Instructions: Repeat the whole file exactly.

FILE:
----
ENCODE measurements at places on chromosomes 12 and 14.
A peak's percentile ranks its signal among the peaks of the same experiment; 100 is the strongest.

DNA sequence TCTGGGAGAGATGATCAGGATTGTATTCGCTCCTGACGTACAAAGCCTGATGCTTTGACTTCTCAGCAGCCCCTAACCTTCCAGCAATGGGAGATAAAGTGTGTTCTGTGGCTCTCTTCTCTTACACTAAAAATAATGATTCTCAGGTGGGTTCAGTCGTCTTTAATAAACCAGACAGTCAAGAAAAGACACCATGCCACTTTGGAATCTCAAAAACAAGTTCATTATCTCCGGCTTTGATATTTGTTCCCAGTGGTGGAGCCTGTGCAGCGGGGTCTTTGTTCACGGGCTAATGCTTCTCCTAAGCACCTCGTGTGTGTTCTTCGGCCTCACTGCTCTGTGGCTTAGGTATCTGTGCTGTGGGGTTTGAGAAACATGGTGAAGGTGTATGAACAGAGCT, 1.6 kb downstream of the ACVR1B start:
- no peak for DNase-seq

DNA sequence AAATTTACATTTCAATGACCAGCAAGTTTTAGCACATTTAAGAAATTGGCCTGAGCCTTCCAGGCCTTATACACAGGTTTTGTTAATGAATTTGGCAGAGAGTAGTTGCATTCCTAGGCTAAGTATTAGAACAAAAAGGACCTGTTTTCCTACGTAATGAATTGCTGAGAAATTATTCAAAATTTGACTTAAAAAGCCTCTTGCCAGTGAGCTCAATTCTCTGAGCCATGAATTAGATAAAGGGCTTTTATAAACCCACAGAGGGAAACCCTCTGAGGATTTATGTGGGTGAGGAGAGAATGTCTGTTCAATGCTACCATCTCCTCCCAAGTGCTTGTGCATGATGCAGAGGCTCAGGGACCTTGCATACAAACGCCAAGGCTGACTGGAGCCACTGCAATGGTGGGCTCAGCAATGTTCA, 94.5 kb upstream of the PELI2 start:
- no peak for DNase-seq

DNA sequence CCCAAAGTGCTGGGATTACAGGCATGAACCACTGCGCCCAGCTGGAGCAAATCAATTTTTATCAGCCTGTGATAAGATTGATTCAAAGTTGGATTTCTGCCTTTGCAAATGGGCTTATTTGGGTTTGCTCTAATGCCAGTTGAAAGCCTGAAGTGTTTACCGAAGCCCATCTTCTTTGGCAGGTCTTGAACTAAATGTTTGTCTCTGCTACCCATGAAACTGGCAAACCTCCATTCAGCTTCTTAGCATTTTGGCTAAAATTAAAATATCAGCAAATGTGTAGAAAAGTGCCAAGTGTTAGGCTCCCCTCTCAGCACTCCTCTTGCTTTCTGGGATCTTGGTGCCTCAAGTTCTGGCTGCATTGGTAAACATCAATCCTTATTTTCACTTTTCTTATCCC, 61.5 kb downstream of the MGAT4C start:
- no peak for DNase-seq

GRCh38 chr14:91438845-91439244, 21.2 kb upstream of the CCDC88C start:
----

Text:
ENCODE measurements at places on chromosomes 12 and 14.
A peak's percentile ranks its signal among the peaks of the same experiment; 100 is the strongest.

DNA sequence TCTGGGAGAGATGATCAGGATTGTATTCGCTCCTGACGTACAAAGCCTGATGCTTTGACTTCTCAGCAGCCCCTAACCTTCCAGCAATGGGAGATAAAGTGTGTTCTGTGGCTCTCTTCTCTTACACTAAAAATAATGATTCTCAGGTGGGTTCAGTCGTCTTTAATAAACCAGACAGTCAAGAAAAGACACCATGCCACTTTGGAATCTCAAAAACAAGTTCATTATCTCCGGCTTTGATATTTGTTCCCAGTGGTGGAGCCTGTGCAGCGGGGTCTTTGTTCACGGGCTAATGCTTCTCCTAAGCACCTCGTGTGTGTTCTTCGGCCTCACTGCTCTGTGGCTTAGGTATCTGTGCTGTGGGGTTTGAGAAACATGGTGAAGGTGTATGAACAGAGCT, 1.6 kb downstream of the ACVR1B start:
- no peak for DNase-seq

DNA sequence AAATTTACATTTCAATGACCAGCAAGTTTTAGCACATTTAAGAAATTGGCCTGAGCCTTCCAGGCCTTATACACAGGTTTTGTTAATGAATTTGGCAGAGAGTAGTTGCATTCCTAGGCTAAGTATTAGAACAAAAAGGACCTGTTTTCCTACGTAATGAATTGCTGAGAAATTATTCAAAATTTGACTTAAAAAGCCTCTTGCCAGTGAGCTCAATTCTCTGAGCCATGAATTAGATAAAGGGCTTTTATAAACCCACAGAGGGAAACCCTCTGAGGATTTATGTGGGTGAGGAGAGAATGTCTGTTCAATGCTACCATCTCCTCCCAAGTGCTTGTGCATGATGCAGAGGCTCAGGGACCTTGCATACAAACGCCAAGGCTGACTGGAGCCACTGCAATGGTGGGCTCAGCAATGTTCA, 94.5 kb upstream of the PELI2 start:
- no peak for DNase-seq

DNA sequence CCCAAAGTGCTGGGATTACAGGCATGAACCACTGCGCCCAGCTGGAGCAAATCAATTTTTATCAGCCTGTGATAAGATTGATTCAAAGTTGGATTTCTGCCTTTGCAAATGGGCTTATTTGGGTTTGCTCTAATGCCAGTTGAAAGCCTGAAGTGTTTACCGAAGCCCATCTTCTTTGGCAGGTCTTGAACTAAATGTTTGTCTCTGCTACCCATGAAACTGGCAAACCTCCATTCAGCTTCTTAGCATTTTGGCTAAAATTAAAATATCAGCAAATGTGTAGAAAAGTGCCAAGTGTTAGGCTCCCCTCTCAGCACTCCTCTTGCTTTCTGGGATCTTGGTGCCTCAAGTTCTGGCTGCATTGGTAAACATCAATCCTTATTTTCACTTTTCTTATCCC, 61.5 kb downstream of the MGAT4C start:
- no peak for DNase-seq

GRCh38 chr14:91438845-91439244, 21.2 kb upstream of the CCDC88C start: